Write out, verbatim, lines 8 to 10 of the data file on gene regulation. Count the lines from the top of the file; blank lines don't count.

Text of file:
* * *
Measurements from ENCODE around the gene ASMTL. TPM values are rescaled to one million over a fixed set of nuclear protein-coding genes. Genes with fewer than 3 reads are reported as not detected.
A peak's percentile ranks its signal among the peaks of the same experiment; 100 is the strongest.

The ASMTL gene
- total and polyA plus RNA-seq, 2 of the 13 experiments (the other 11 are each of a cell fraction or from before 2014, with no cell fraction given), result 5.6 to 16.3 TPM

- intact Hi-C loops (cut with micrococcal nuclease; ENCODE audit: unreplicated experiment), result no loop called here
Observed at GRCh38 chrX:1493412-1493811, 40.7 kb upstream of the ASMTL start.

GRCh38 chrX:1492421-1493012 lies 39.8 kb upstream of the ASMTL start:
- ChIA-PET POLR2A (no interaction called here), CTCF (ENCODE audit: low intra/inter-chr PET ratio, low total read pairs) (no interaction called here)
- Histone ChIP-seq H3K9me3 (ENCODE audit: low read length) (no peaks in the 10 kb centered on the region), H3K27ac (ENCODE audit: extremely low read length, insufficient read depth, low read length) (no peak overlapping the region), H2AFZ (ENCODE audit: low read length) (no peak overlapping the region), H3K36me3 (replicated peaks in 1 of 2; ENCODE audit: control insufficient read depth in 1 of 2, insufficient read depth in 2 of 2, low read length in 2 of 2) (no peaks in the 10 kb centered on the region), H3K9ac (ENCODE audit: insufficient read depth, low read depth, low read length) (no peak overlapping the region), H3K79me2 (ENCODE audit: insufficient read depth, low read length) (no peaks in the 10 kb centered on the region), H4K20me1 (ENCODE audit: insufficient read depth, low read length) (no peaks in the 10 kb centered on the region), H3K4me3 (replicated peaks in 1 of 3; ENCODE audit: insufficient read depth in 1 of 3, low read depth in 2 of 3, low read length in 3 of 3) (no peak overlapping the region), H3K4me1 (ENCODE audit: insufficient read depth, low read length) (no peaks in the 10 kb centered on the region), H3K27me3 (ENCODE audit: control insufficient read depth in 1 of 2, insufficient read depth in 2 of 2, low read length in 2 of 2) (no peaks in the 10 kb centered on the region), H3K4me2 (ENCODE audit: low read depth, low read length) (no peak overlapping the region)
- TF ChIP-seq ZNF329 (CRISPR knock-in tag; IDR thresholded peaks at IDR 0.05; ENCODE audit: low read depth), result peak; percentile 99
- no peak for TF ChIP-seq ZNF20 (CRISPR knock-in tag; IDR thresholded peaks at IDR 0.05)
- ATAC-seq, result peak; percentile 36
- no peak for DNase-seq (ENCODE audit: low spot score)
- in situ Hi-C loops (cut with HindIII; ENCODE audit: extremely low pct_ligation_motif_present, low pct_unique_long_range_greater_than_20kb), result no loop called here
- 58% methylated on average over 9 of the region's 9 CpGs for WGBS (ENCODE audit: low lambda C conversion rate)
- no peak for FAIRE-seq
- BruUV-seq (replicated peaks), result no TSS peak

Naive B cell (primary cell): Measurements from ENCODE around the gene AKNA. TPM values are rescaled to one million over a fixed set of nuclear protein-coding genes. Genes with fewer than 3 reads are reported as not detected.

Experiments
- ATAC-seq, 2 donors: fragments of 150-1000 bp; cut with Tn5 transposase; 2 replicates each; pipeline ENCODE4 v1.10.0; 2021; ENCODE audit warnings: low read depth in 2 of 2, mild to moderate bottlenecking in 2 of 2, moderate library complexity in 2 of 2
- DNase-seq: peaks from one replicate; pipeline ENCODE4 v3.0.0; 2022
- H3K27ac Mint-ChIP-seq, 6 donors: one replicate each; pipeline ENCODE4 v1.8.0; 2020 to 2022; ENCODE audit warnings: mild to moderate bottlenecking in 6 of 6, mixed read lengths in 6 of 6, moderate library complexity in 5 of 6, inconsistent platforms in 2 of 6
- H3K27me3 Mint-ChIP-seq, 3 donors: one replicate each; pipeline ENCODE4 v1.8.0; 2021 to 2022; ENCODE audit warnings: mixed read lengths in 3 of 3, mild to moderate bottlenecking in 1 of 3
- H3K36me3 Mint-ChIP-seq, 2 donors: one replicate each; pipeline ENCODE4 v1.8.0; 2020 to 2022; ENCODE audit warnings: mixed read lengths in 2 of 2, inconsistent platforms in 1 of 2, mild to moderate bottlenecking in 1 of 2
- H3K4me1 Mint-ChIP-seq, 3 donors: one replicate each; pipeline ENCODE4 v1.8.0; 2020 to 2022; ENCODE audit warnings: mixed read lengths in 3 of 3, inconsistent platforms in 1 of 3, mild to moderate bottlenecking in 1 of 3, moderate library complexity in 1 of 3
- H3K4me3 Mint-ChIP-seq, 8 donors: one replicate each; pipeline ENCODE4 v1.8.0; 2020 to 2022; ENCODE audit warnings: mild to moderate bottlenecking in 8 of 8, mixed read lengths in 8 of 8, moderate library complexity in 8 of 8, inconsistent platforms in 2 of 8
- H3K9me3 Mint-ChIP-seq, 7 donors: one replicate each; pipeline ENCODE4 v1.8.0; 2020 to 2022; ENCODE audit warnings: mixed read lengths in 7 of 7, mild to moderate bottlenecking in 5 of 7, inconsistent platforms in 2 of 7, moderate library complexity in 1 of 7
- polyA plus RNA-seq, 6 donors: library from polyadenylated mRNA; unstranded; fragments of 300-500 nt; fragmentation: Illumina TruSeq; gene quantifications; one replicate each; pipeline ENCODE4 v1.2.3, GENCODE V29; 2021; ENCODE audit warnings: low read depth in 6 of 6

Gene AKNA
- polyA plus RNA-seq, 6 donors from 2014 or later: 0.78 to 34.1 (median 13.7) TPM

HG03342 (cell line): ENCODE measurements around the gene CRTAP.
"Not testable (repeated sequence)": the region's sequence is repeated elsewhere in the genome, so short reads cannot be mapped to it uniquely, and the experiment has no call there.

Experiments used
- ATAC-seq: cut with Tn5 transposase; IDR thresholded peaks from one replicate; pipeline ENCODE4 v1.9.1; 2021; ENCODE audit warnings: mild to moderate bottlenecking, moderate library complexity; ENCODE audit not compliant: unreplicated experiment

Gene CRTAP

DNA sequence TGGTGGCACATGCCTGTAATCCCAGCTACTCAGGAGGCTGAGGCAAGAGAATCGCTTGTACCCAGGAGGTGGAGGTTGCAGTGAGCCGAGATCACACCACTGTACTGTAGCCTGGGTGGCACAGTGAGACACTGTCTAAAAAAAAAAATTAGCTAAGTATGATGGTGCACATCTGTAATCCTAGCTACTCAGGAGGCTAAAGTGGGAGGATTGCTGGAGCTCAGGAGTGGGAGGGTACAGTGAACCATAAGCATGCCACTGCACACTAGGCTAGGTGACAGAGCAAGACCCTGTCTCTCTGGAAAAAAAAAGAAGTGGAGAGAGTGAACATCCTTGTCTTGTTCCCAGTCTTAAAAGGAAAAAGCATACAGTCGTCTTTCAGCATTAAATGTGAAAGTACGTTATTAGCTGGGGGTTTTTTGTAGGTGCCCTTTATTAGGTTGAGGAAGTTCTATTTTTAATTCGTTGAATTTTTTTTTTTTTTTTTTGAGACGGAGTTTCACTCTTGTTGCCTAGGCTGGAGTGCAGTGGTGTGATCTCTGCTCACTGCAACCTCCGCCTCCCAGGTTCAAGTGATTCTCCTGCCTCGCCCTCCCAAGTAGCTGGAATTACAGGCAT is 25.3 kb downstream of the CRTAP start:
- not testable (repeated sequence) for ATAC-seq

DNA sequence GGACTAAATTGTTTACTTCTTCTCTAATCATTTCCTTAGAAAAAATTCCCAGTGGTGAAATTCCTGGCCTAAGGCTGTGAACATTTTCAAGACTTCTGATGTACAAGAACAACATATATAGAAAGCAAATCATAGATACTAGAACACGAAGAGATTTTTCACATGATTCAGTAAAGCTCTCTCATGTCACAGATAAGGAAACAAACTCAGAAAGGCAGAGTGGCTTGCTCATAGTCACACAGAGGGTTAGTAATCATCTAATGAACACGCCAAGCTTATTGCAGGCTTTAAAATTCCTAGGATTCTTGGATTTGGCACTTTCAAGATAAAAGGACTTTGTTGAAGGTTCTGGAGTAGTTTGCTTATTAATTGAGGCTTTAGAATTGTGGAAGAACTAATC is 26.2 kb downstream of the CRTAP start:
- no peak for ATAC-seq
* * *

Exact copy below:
- ChIA-PET POLR2A (no interaction called here), CTCF (ENCODE audit: low intra/inter-chr PET ratio, low total read pairs) (no interaction called here)
- Histone ChIP-seq H3K9me3 (ENCODE audit: low read length) (no peaks in the 10 kb centered on the region), H3K27ac (ENCODE audit: extremely low read length, insufficient read depth, low read length) (no peak overlapping the region), H2AFZ (ENCODE audit: low read length) (no peak overlapping the region), H3K36me3 (replicated peaks in 1 of 2; ENCODE audit: control insufficient read depth in 1 of 2, insufficient read depth in 2 of 2, low read length in 2 of 2) (no peaks in the 10 kb centered on the region), H3K9ac (ENCODE audit: insufficient read depth, low read depth, low read length) (no peak overlapping the region), H3K79me2 (ENCODE audit: insufficient read depth, low read length) (no peaks in the 10 kb centered on the region), H4K20me1 (ENCODE audit: insufficient read depth, low read length) (no peaks in the 10 kb centered on the region), H3K4me3 (replicated peaks in 1 of 3; ENCODE audit: insufficient read depth in 1 of 3, low read depth in 2 of 3, low read length in 3 of 3) (no peak overlapping the region), H3K4me1 (ENCODE audit: insufficient read depth, low read length) (no peaks in the 10 kb centered on the region), H3K27me3 (ENCODE audit: control insufficient read depth in 1 of 2, insufficient read depth in 2 of 2, low read length in 2 of 2) (no peaks in the 10 kb centered on the region), H3K4me2 (ENCODE audit: low read depth, low read length) (no peak overlapping the region)
- TF ChIP-seq ZNF329 (CRISPR knock-in tag; IDR thresholded peaks at IDR 0.05; ENCODE audit: low read depth), result peak; percentile 99